Periodically, WIA will profile an activist who is helping build your union and make it stronger.
Correctional Specialist 2
Probation & Parole – Brattleboro
When news of Lara Sobel’s murder reached Correctional Service Specialist Mike Arace in Brattleboro, it really hit home. That’s because he and his colleagues working in Probation and Parole (P&P) offices across Vermont often face many of the same potentially dangerous situations as social workers with the Department for Children and Families, especially when conducting home visits. In fact, VSEA P&P Field Staff members feel so strongly about the need to be protected while at work that they are circulating a petition to allow them to carry a firearm, if they choose, and Arace is one of the workers leading the signature gathering effort.
“Since I started with P&P in 2005, the job’s dangers and an employee’s ability to defend him or herself have been a topic of discussion for employees,” explains Arace. “Field staff has an extremely challenging and dangerous job to do. There is an inherent risk each time we meet with an offender. When we are making contact with them in the community and in their homes, we are on ‘their turf’, and they play by their own set of rules. We need the tools to keep ourselves safe.”
Arace reports that the petition is chugging along, gaining enough support now to give him the confidence to say a majority of P&P workers support the initiative and want to take things to the next level, which is to hopefully meet with the Corrections Commissioner and with lawmakers to talk about what’s behind the petition.
“We’ll be asking the Commissioner to review our petition and then use her authority to draft protocol and policy that permits P&P Field Staff to arm ourselves, if we choose,” says Arace. “We also want to meet with key lawmakers to discuss our petition and gain their support. The final step will be to pass legislation that allows trained and certified staff working outside of a secure institution to be armed.”
Arace says he decided to help lead the petition effort because it’s something he believes strongly in and because he got tired of hearing his colleagues complaining about the danger but then not doing anything about it.
“There are plenty of naysayers who tell me that this has been done before and no one listens,” he explains. “But I I attempt to explain to them that this is the first step in an ‘action plan’ and, even though this has been a topic of discussion for years, there has never been any real action. If you want something to change you have to do something about it, not just complain. I am not one to complain and not take action.”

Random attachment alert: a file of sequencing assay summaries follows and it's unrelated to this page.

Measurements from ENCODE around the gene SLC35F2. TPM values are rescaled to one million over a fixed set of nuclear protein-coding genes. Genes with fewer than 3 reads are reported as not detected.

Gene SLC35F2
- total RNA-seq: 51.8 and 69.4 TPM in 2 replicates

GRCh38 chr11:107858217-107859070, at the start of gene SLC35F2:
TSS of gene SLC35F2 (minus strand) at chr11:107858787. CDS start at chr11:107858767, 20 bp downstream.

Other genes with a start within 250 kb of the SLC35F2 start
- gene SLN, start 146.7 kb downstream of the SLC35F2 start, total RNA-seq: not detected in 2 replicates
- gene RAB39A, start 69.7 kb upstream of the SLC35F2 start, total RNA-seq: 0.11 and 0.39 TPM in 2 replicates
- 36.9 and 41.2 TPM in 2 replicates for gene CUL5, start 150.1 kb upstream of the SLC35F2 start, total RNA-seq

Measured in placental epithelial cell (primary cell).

Arace, who is also a VSEA Steward, employs this same philosophy when he encounters a VSEA member who is not happy with the union, or something that happened within the union.
“Most of the time, it’s a lack of knowledge and understanding… some have never even read their contract” he says. “Too many frontline workers don’t know what VSEA is or does, so I tell them to get involved—in any way they can.” He continues, “I remind them that the union is only as strong as its members and that ‘we are the union.’ You do have voice. Your opinion does matter. People will listen to you. You just have to voice your concerns or opinions appropriately and in the right setting. Go to meetings, vote, join a committee, be a Steward, read the WIA, or talk to your local Union Representative.”
Finally, Arace says that in addition to his petition signature gathering, he’s also been closely monitoring the progress of VSEA’s negotiations with the State on a new contract, and he’s not happy with what’s he’s heard and seen.
“The State’s posturing right now is absurd,” he says. “There is a bargaining process for a reason, and there is no reason the State should not want to be at the table right now and try to reach a fair agreement with its employees. VSEA never went to the table with an unreasonable request. This is a typical power struggle, and management is bullying from the very top. It’s my understanding VSEA is—and has always been—willing to negotiate to find common ground that is good for both sides. It appears the State does not see it this way and has the attitude of ‘my way or no way.’ It is an elementary temper tantrum, and I think they should be ashamed. We are the people who make this state work and who follow their directions. I would think that you would want to keep your employees happy and at least be willing to talk to them. That is just good business.”
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